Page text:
On September 13, 2016, Snowden said in an interview with The Guardian that he would seek a pardon from President Obama. “Yes, there are laws on the books that say one thing, but that is perhaps why the pardon power exists – for the exceptions, for the things that may seem unlawful in letters on a page but when we look at them morally, when we look at them ethically, when we look at the results, it seems these were necessary things, these were vital things,” he said in the interview.

The next day various human rights groups including the American Civil Liberties Union (ACLU), Human Rights Watch and Amnesty International launched a campaign requesting that Obama pardon Snowden.

Appearing via a telepresence robot, Snowden expressed gratitude for the support. “I love my country. I love my family,” he said. “I don’t know where we’re going from here. I don’t know what tomorrow looks like. But I’m glad for the decisions I’ve made. Never in my wildest dreams would I have imagined, three years ago, such an outpouring of solidarity.”

He also emphasized that his case resonates beyond him. “This really isn’t about me,” he said. “It’s about us. It’s about our right to dissent. It’s about the kind of country we want to have.”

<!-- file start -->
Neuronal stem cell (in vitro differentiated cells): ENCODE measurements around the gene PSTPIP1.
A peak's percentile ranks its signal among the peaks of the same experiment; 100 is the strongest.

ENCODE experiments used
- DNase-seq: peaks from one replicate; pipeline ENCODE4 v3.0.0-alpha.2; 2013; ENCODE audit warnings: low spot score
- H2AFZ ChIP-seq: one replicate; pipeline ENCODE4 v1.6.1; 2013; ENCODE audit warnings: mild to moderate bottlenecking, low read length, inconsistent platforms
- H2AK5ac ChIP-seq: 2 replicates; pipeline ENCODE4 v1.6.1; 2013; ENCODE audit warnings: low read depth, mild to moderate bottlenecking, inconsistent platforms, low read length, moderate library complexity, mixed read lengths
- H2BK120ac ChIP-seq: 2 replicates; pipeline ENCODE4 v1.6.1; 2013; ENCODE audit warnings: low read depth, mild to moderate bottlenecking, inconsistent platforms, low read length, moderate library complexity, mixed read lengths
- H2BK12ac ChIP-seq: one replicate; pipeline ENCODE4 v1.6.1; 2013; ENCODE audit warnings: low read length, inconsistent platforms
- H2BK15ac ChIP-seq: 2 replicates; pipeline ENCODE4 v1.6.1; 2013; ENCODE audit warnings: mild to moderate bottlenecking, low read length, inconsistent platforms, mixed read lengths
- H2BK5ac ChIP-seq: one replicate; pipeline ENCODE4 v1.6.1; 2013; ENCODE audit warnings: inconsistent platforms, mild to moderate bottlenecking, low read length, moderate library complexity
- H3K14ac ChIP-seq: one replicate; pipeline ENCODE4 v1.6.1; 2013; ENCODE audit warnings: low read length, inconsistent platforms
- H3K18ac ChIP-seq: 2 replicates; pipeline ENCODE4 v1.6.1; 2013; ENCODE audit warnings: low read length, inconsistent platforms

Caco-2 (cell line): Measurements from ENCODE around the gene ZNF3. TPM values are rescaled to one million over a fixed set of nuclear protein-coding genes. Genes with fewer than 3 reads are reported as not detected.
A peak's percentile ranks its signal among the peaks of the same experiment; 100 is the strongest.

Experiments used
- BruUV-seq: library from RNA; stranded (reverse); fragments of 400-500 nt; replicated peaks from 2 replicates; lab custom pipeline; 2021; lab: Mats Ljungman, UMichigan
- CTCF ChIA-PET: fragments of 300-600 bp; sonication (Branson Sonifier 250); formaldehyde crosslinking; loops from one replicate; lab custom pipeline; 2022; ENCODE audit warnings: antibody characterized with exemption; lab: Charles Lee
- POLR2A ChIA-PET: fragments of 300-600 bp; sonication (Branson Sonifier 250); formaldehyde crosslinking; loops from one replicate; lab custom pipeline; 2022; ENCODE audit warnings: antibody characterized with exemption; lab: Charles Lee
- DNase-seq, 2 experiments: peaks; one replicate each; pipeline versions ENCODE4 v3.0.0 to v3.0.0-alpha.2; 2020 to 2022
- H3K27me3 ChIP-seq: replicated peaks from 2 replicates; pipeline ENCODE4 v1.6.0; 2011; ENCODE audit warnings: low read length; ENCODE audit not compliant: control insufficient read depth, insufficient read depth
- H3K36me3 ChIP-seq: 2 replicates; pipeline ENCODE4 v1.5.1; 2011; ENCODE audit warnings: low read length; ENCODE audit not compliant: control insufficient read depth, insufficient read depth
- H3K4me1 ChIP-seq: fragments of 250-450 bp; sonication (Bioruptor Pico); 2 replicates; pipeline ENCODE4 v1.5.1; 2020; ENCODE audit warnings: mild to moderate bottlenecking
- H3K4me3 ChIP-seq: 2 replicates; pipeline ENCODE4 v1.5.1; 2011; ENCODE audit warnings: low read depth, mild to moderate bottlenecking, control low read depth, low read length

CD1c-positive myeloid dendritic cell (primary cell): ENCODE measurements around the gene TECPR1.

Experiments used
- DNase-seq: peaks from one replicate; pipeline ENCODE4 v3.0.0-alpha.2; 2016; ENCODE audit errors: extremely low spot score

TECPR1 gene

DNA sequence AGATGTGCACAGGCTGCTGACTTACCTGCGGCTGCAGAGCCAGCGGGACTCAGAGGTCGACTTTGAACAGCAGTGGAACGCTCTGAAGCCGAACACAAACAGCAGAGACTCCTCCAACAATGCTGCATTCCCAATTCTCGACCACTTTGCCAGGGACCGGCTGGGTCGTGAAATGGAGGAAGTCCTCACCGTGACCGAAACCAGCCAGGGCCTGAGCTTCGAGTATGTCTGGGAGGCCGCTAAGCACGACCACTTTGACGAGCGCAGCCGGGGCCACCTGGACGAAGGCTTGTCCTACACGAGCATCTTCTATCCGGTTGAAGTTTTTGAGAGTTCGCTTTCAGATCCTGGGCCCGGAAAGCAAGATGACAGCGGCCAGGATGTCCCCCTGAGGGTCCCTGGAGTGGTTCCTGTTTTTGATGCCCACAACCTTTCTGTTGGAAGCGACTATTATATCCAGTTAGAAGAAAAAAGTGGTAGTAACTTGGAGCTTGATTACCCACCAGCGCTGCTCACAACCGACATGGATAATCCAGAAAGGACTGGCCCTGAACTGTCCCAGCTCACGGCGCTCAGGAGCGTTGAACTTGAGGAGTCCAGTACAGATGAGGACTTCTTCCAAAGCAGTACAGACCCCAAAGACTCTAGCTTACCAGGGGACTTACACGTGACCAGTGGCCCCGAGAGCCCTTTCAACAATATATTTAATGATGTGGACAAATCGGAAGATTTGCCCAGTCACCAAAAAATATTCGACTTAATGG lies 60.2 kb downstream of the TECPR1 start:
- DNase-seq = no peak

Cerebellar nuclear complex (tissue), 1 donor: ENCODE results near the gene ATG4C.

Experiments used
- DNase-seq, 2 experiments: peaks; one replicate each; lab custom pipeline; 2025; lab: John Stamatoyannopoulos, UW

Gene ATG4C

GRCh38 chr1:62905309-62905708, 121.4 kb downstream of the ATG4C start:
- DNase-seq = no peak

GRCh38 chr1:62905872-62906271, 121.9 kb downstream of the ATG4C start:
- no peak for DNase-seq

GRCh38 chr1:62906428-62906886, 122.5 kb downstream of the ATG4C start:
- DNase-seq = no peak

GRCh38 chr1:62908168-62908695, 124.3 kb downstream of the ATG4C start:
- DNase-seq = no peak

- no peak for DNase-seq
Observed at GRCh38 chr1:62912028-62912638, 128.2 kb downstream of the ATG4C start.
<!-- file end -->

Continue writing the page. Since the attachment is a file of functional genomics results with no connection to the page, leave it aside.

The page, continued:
A day later, on September 15th, the House Intelligence Committee released a three-page unclassified summary of a report about its two-year investigation into Snowden’s case. In summary, Snowden was characterized as a “disgruntled employee who had frequent conflicts with his managers,” a “serial exaggerator and fabricator” and “not a whistle-blower.”

“Snowden caused tremendous damage to national security, and the vast majority of the documents he stole have nothing to do with programs impacting individual privacy interests — they instead pertain to military, defense and intelligence programs of great interest to America’s adversaries,” the summary of the report stated.

Members of the committee also unanimously signed a letter to President Obama asking him not to pardon Snowden. “We urge you not to pardon Edward Snowden, who perpetrated the largest and most damaging public disclosure of classified information in our nation’s history,” the letter stated. “If Mr. Snowden returns from Russia, where he fled in 2013, the U.S. government must hold him accountable for his actions.”